If anything demonstrates Fontenot's simultaneous exercise of practicality and creativity, it is Woman's new campus development project, which began in 2005. By then, the hospital had renovated numerous times, but space and parking remained inadequate.

“The models of care were really changing then in terms of how long patients were staying and what families wanted, and we thought long and hard about our next move,” says Fontenot. “We knew we needed to expand and enlarge the rooms, make parking more convenient, and just be more functional and efficient across the board.”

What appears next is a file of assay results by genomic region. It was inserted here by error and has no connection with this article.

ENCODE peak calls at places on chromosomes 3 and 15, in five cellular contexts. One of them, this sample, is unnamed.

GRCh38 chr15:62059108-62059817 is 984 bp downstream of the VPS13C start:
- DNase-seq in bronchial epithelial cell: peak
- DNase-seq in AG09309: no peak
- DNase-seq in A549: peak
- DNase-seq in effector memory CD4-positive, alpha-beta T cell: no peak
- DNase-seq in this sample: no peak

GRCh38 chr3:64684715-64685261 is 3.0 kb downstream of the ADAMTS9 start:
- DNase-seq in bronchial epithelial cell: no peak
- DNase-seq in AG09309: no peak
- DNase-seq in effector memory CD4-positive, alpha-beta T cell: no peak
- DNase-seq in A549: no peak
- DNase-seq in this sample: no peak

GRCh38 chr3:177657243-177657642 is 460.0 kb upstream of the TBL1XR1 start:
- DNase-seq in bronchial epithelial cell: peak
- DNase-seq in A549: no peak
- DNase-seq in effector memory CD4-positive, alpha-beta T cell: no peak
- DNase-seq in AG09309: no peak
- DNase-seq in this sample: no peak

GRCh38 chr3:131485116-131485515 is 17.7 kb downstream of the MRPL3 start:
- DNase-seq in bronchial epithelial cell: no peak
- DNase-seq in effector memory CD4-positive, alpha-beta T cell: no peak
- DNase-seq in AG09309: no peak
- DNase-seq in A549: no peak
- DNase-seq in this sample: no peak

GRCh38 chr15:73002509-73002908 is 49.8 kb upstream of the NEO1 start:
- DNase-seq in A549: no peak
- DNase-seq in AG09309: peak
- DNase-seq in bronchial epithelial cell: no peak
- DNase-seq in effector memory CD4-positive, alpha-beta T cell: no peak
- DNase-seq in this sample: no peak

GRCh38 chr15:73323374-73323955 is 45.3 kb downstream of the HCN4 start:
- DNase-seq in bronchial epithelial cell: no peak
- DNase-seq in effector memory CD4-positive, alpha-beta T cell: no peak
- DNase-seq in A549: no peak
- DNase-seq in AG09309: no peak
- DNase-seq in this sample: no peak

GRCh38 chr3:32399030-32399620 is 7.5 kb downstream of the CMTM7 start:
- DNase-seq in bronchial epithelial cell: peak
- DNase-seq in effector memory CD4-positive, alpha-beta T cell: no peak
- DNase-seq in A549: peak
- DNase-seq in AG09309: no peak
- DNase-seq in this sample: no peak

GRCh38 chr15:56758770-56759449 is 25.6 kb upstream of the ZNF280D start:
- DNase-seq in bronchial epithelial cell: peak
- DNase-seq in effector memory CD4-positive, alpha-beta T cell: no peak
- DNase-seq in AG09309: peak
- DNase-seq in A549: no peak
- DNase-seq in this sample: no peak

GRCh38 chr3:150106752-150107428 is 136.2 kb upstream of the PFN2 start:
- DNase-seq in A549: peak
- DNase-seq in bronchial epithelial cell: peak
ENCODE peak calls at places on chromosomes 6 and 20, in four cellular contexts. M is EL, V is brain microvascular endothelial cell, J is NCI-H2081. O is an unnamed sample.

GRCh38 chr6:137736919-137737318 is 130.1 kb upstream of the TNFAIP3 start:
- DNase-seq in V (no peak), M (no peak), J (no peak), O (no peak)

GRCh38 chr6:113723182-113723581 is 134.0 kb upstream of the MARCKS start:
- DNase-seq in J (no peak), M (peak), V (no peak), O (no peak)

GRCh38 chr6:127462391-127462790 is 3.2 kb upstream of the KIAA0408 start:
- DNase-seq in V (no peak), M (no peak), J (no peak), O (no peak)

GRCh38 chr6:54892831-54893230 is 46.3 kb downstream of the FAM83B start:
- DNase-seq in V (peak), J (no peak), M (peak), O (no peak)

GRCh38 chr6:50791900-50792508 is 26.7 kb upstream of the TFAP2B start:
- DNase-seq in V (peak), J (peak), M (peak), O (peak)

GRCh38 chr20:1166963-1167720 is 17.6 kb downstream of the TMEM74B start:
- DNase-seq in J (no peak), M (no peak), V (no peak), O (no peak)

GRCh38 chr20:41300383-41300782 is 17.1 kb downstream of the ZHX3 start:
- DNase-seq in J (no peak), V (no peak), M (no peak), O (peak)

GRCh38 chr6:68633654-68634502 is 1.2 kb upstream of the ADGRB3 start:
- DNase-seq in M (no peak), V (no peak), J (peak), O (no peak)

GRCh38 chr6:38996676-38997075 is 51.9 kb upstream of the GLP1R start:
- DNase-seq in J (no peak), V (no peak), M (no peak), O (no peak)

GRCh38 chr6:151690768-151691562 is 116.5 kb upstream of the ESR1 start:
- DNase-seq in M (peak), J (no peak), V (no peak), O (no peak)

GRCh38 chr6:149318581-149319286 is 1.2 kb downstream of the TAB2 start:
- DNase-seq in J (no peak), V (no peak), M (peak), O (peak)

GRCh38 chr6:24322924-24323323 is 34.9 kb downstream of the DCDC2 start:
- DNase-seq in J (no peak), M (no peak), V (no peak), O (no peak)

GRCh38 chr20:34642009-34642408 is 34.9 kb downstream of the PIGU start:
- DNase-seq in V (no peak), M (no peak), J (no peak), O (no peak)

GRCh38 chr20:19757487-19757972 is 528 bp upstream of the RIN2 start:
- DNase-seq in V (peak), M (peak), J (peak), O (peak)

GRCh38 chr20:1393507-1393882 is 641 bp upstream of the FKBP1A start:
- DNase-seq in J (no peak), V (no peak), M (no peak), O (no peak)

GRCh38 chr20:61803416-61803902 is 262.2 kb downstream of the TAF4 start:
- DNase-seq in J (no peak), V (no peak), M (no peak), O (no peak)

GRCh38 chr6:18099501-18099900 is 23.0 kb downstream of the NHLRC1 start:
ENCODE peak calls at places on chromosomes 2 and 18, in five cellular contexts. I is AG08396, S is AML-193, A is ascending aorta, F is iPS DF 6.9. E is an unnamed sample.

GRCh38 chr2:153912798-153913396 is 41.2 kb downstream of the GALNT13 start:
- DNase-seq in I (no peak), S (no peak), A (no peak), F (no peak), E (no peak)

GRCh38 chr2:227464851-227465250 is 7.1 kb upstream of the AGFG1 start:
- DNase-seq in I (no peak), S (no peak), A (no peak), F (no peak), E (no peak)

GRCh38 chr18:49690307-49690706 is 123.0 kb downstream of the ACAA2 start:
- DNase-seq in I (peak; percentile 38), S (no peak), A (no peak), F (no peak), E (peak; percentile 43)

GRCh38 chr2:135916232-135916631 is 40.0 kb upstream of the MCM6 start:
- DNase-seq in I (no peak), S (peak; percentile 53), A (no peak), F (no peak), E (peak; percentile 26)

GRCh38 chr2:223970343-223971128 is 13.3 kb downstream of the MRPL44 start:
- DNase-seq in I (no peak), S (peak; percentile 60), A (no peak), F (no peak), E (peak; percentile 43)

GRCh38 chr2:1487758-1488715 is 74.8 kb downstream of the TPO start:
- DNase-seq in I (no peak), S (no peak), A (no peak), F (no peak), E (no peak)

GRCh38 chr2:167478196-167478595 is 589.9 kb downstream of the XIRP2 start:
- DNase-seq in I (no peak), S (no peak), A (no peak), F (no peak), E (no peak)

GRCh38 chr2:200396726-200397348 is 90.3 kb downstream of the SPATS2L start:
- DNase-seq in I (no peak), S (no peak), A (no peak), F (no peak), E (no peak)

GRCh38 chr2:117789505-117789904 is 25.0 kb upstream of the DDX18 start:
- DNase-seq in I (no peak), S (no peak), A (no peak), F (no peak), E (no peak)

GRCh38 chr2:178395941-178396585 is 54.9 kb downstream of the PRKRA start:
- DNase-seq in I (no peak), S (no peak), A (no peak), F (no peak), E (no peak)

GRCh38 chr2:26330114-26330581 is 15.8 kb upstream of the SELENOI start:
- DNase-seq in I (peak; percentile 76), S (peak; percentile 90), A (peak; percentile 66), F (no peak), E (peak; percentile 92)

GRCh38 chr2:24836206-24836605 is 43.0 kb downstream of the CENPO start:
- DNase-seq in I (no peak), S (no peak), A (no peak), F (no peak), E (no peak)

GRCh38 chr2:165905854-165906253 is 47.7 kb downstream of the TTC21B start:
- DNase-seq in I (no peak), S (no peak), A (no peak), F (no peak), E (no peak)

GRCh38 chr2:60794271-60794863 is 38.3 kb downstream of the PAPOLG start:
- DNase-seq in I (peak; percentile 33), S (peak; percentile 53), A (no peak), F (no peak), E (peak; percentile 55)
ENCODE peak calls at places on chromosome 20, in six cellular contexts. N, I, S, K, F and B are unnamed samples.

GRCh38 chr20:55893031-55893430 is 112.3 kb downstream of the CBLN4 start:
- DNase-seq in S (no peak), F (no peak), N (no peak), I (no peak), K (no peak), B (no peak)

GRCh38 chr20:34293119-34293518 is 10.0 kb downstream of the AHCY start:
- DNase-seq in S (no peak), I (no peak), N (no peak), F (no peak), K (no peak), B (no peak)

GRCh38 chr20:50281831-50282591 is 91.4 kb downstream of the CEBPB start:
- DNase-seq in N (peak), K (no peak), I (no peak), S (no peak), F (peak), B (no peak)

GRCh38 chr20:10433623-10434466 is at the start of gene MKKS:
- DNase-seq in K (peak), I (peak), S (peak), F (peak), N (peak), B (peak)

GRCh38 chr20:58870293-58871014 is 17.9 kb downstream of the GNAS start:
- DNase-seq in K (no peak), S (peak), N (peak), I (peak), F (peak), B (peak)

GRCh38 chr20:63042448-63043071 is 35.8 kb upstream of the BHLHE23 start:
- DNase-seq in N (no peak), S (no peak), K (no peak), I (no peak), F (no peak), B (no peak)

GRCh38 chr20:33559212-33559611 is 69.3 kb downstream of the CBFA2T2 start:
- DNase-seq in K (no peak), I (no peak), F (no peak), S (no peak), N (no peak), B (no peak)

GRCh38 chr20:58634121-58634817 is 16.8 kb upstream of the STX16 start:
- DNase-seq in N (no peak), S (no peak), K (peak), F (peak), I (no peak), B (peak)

Fontenot and her board of directors had overseen the purchase of a parcel of land five miles south of the original campus on Airline Highway in 2001. The 225-acre former Briarwood Golf Course was in a high-growth area and could serve as a new site down the road, believed leaders.

Still, even when they concluded new construction was more cost-effective than another renovation, Fontenot and her board looked at 10 other properties before deciding to break ground on the Briarwood parcel.

“We wanted to be sure, but we kept coming back to this one,” she says.

Fontenot called for an unorthodox planning process that stunned architects and planners. Before the first sketches were drawn, she wanted to hear from patients, staff, physicians and especially nurses at the bedside about how the hospital should be designed, above all patient rooms.